SCIENCE IN THE NEWS in VOA Special English.
I'm Steve Ember.
I'm Shirley Griffith. This week, we
will tell about six diseases of the liver.
The six diseases come from six different viruses. Doctors have one name for all of them:
liver is in the upper right part of the stomach. This dark, red organ is big.
It weighs more than one kilogram.
And, it has a big job. The liver
helps clean the blood and fight infection.
It also helps break down food and store energy until the body needs it.
destroys liver cells. Some kinds of
hepatitis are much more serious than others.
Scientists have identified the six kinds of hepatitis with the letters
A, B, C, D, E and G. Which kind a
person has can only be known from tests for antibodies in the blood.
are special proteins that the body's natural defenses against disease produce
in answer to a threat. Identify the
antibody and you identify the threat.
A is usually spread through human waste in water or food. It is in the same group of viruses as those
that cause the disease polio.
hepatitis A virus causes high body temperature, weakness and pain. It causes problems with the stomach and
intestines, making it difficult to eat or break down food. Also, the skin of a person with hepatitis
may become yellow. This is a sign that
the liver is not operating normally.
To help prevent the spread of hepatitis
A, people should wash their hands after they use the restroom or change a
baby's diaper. People should also wash
their hands before they eat or prepare food.
Hepatitis A can spread quickly to
hundreds or thousands of people. But
the virus is deadly in less than one percent of cases. Many people infected with the virus never
even get sick. But those who do
generally recover within two months.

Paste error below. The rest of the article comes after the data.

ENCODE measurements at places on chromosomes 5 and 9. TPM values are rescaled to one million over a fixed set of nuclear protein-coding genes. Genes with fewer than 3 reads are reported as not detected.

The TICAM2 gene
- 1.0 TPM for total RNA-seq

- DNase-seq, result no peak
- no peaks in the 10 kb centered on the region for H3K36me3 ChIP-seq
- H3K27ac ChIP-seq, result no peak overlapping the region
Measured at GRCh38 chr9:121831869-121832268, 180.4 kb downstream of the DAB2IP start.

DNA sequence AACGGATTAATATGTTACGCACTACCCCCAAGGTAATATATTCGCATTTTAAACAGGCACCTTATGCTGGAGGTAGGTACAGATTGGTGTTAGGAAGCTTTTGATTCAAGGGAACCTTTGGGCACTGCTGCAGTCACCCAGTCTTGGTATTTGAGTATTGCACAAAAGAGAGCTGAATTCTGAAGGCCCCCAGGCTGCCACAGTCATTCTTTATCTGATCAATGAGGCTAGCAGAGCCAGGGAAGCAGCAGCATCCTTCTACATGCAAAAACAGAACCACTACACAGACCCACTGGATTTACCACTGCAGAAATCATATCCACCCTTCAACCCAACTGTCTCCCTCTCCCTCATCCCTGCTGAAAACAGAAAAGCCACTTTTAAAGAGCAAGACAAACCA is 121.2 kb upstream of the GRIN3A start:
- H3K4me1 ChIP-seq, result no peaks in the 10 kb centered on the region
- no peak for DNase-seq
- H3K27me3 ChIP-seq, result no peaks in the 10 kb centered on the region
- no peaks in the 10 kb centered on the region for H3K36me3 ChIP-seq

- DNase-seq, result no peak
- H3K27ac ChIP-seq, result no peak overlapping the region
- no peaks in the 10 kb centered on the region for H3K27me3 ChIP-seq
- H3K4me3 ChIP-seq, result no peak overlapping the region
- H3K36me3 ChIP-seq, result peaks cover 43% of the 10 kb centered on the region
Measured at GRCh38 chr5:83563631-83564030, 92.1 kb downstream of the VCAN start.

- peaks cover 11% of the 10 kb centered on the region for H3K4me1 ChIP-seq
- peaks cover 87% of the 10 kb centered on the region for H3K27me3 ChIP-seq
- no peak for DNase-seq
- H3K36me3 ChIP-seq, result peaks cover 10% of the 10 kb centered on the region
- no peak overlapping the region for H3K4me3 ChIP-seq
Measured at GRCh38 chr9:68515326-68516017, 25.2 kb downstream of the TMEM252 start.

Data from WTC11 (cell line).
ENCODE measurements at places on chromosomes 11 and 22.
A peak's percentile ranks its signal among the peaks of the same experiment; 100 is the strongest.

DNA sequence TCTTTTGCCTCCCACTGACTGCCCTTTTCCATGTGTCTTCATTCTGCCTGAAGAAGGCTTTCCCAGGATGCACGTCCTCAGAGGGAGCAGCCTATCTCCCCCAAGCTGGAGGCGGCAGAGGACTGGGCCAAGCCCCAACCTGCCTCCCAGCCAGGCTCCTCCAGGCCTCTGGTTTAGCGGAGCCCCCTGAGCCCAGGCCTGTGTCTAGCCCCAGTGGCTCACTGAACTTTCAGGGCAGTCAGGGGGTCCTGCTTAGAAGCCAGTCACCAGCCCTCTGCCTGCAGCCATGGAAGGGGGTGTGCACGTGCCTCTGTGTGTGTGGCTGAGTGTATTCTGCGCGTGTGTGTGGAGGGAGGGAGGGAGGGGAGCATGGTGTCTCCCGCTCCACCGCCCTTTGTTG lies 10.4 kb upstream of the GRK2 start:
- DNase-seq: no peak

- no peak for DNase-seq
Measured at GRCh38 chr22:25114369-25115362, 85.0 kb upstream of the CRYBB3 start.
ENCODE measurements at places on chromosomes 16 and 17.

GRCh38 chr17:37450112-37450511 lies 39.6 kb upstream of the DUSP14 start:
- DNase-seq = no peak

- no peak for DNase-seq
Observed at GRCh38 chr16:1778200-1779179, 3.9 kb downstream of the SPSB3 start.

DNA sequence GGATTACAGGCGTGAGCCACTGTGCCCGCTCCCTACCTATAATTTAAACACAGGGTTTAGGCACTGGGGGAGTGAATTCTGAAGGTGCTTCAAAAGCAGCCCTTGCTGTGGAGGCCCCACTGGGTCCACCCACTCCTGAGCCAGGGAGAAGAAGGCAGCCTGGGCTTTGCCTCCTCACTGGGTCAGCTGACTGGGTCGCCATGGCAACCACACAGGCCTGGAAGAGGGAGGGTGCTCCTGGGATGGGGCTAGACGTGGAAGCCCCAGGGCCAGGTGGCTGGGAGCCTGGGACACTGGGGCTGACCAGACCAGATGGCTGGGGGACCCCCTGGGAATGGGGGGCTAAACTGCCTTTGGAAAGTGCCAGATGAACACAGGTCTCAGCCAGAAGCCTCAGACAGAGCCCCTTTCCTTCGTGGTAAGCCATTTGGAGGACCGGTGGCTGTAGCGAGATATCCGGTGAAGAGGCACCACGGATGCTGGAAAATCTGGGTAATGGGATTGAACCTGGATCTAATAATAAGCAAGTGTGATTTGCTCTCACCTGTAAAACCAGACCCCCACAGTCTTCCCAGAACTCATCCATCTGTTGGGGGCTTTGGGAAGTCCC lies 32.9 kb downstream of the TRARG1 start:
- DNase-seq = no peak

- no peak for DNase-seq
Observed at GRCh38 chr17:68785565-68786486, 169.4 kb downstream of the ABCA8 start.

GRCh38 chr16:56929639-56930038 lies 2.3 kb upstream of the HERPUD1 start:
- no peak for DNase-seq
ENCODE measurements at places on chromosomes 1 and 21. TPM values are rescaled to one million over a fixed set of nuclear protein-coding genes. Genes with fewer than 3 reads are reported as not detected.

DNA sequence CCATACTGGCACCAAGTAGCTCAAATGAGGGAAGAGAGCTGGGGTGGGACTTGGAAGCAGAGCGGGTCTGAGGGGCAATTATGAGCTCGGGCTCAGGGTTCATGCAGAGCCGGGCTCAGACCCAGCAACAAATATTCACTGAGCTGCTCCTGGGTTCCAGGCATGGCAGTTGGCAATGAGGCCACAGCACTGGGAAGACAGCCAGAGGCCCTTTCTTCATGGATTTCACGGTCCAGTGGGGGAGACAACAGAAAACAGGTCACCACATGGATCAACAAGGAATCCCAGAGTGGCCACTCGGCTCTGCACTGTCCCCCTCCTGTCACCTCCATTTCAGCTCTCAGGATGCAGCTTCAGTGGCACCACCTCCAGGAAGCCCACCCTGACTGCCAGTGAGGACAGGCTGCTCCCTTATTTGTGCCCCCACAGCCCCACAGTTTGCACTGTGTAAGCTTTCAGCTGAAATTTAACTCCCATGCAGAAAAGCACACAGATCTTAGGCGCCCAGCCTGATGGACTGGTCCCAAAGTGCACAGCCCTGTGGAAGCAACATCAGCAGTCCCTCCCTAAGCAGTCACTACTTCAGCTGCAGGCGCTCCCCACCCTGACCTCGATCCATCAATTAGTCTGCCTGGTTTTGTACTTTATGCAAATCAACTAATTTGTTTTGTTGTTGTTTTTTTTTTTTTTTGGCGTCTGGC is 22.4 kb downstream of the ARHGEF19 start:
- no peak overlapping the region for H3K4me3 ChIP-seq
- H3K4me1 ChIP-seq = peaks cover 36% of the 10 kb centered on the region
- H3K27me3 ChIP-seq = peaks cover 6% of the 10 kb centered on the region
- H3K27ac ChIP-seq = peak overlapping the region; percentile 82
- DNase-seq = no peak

World Health Organization says hepatitis A is often found in Africa, Asia and
Central and South America. People who
have had hepatitis A cannot get it again.
There is a vaccine to prevent hepatitis A. America's Centers for Disease Control says the vaccine is the
best way to protect against the disease.
World Health Organization says as many as two billion people are infected with
the hepatitis B virus. More than three
hundred fifty million of those infected have lifelong infections. W.H.O. officials say an estimated six
hundred thousand people die each year as a result of hepatitis B.
virus is in the same group as the herpes and smallpox viruses. Hepatitis B vaccines have been given since
the nineteen eighties. The W.H.O. says
the vaccine is ninety five percent effective in preventing the development of
infection in both children and adults.
B spreads when blood from an infected person enters the body of another
person. An infected mother can infect
her baby. The virus can also spread
through sexual activity, and if people share injection devices.
Blood products from an infected person
can spread hepatitis B. People also can
get infected if they share personal-care products that might have blood on
them. Examples include toothbrushes and
most hepatitis B infections are found in children. Young children are the ones most likely to develop a lifelong, or
chronic, infection. The risk of such an
infection is small for children older than four years.
ninety percent of babies infected with hepatitis B during the first year
develop chronic infections. Such
persons are at high risk of death from liver disease or liver cancer. The hepatitis B vaccine is considered to be
the first medicine that can protect people against liver cancer.
C is even more dangerous. Like
hepatitis B, it spreads when blood from an infected person enters someone who
is not infected.
hepatitis C virus belongs to the same group of viruses as yellow fever and West
Nile virus. Most people living with
hepatitis C develop chronic infections, often without any signs. They are at high risk for liver disease and
Health Organization says about one hundred seventy million people are infected
with hepatitis C. That is three percent
of the population of the world! The
W.H.O. also says that as many as four million more become infected each